Americans’ enthusiasm for cars is now rivaled by their eagerness to automate them. Europeans are plugging away on new pilot projects, but the US has raced ahead with more self-driving pilots than any other country.
Sven Beiker, a former BMW engineer who now runs the consulting firm Silicon Valley Mobility, analyzed data on autonomous vehicle pilots around the world. There are 24 pilots in the US and 50 others from Europe to Australia, according to data from the Aspen Institute and Bloomberg Philanthropies. “We’ll see many more pilots next year and get from pilots to actual products and services,” said Beiker.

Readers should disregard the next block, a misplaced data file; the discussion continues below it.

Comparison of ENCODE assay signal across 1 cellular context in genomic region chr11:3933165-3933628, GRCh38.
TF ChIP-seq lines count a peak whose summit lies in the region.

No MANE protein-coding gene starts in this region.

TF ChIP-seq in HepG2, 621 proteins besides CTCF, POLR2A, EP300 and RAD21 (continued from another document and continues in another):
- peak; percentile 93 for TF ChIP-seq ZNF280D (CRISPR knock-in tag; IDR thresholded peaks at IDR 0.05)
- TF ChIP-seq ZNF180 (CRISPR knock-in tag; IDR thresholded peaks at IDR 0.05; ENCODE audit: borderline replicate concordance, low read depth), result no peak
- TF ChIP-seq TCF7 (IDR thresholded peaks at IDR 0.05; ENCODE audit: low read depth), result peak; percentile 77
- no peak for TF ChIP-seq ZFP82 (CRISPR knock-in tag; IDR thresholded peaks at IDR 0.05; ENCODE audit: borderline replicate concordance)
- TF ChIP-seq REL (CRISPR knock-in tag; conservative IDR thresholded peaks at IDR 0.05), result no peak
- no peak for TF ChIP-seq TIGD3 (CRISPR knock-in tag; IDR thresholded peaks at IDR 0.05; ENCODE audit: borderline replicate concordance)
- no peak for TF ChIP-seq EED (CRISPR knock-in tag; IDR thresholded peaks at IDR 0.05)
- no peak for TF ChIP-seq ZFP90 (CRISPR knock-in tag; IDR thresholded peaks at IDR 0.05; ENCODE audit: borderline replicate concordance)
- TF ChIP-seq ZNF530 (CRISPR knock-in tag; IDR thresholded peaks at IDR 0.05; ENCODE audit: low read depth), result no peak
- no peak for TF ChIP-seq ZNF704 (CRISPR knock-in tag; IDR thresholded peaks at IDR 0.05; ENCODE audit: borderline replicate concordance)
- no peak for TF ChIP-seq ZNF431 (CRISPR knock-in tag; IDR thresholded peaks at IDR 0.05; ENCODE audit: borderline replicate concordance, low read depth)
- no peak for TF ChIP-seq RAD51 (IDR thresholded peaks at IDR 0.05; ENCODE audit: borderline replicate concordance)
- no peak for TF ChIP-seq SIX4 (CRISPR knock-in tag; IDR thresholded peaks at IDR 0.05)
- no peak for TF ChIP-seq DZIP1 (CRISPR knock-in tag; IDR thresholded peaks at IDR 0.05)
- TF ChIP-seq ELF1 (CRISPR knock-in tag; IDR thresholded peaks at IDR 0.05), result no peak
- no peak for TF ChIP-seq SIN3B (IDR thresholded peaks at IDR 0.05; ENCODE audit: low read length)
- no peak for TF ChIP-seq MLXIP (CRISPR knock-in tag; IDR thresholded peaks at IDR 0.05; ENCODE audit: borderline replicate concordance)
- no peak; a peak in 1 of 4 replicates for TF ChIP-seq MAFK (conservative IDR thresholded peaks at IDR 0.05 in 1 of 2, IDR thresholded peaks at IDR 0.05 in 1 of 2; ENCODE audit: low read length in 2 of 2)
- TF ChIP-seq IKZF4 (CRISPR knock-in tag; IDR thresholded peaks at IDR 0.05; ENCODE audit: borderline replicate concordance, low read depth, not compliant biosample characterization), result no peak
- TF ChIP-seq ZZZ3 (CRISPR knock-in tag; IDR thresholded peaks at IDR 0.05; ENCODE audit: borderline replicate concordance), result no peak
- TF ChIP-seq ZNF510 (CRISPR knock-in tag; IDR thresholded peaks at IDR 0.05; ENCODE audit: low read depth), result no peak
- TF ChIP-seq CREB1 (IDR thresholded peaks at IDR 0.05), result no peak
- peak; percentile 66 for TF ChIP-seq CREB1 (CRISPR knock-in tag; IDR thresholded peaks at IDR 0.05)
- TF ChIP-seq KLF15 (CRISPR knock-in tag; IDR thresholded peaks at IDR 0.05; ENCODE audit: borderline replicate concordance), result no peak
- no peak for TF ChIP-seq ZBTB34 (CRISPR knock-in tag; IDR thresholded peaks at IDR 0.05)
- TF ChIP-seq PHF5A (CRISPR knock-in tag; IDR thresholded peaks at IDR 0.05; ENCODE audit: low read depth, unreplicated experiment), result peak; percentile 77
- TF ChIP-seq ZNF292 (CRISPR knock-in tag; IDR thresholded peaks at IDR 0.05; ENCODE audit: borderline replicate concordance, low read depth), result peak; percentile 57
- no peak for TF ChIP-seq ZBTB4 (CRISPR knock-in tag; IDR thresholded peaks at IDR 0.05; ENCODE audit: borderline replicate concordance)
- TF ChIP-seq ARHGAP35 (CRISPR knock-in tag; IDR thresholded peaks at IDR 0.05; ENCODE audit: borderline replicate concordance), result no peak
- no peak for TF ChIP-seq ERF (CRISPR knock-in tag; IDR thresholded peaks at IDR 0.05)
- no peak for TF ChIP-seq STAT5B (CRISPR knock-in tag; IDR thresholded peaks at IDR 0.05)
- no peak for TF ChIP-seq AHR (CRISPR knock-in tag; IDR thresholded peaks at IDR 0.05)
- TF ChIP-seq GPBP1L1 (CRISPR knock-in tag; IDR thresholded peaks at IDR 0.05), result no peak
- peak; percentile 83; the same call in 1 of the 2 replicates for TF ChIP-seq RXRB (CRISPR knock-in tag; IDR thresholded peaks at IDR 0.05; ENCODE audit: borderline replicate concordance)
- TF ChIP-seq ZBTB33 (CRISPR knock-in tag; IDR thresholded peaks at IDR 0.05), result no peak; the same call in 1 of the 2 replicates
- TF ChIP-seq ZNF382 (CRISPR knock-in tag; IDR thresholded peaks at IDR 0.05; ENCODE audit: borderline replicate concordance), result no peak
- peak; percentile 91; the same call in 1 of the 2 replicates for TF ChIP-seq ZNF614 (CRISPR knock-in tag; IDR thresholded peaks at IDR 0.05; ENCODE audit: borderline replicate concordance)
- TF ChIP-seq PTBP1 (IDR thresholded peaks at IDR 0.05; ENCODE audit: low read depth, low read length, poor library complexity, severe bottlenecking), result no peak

The primary expected role for autonomous vehicles (AVs) is “last mile” transportation connecting the edge of transit systems with final destinations, according to Bloomberg Philanthropies. Other big uses are expected for taxis, mass transit, freight, paratransit, and local deliveries.
In the US, Alphabet’s Waymo is testing AVs for private use, signing up 500 families as “early riders” in the Phoenix suburb of Chandler, Arizona. In the Netherlands, the city of Eindhoven is testing a handful of shared, autonomous electric cars that BMW is designing to last almost 1 million miles. They are intended to be the foundation for a future car-share subscription service.
While no individual European country has as many pilots as the US (the continent as a whole is nearly on par), many nations will be catching up soon, says Beiker. China has committed to making 10% of all vehicles fully autonomous by 2030 and Japan’s preparations for the 2020 Olympics in Tokyo ensure it will be a showcase of the technology.